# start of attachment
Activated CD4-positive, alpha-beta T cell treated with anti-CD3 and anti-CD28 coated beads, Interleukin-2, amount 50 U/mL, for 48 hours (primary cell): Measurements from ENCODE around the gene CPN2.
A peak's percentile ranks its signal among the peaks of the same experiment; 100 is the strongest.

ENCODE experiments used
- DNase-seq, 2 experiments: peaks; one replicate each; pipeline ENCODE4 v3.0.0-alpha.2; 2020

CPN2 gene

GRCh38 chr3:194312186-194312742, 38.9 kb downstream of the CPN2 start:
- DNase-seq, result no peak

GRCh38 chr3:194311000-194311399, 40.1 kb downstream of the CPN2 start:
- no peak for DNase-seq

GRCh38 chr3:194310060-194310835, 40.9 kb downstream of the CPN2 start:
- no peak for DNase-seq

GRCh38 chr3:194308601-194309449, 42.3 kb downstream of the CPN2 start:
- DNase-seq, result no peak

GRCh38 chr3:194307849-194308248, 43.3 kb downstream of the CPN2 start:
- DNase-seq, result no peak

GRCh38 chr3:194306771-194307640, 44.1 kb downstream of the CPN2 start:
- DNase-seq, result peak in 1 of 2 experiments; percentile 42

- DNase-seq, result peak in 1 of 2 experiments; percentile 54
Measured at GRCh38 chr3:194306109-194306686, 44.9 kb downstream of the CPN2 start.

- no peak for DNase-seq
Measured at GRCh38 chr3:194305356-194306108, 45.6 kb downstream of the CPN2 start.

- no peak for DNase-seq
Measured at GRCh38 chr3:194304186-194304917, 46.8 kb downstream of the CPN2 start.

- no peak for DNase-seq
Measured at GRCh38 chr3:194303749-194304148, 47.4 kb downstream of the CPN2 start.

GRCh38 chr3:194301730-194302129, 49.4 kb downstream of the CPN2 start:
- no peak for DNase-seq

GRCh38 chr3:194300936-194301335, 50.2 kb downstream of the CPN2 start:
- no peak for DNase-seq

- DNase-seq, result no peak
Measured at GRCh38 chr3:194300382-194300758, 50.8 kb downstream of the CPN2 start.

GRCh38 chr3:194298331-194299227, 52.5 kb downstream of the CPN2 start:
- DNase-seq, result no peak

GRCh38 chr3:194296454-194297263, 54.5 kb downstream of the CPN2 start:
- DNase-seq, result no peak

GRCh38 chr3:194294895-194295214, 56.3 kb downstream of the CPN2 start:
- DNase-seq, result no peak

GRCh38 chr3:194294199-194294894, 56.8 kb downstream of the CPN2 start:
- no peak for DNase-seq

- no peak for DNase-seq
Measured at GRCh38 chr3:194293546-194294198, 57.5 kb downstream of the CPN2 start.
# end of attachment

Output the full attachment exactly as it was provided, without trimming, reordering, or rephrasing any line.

Activated CD4-positive, alpha-beta T cell treated with anti-CD3 and anti-CD28 coated beads, Interleukin-2, amount 50 U/mL, for 48 hours (primary cell): Measurements from ENCODE around the gene CPN2.
A peak's percentile ranks its signal among the peaks of the same experiment; 100 is the strongest.

ENCODE experiments used
- DNase-seq, 2 experiments: peaks; one replicate each; pipeline ENCODE4 v3.0.0-alpha.2; 2020

CPN2 gene

GRCh38 chr3:194312186-194312742, 38.9 kb downstream of the CPN2 start:
- DNase-seq, result no peak

GRCh38 chr3:194311000-194311399, 40.1 kb downstream of the CPN2 start:
- no peak for DNase-seq

GRCh38 chr3:194310060-194310835, 40.9 kb downstream of the CPN2 start:
- no peak for DNase-seq

GRCh38 chr3:194308601-194309449, 42.3 kb downstream of the CPN2 start:
- DNase-seq, result no peak

GRCh38 chr3:194307849-194308248, 43.3 kb downstream of the CPN2 start:
- DNase-seq, result no peak

GRCh38 chr3:194306771-194307640, 44.1 kb downstream of the CPN2 start:
- DNase-seq, result peak in 1 of 2 experiments; percentile 42

- DNase-seq, result peak in 1 of 2 experiments; percentile 54
Measured at GRCh38 chr3:194306109-194306686, 44.9 kb downstream of the CPN2 start.

- no peak for DNase-seq
Measured at GRCh38 chr3:194305356-194306108, 45.6 kb downstream of the CPN2 start.

- no peak for DNase-seq
Measured at GRCh38 chr3:194304186-194304917, 46.8 kb downstream of the CPN2 start.

- no peak for DNase-seq
Measured at GRCh38 chr3:194303749-194304148, 47.4 kb downstream of the CPN2 start.

GRCh38 chr3:194301730-194302129, 49.4 kb downstream of the CPN2 start:
- no peak for DNase-seq

GRCh38 chr3:194300936-194301335, 50.2 kb downstream of the CPN2 start:
- no peak for DNase-seq

- DNase-seq, result no peak
Measured at GRCh38 chr3:194300382-194300758, 50.8 kb downstream of the CPN2 start.

GRCh38 chr3:194298331-194299227, 52.5 kb downstream of the CPN2 start:
- DNase-seq, result no peak

GRCh38 chr3:194296454-194297263, 54.5 kb downstream of the CPN2 start:
- DNase-seq, result no peak

GRCh38 chr3:194294895-194295214, 56.3 kb downstream of the CPN2 start:
- DNase-seq, result no peak

GRCh38 chr3:194294199-194294894, 56.8 kb downstream of the CPN2 start:
- no peak for DNase-seq

- no peak for DNase-seq
Measured at GRCh38 chr3:194293546-194294198, 57.5 kb downstream of the CPN2 start.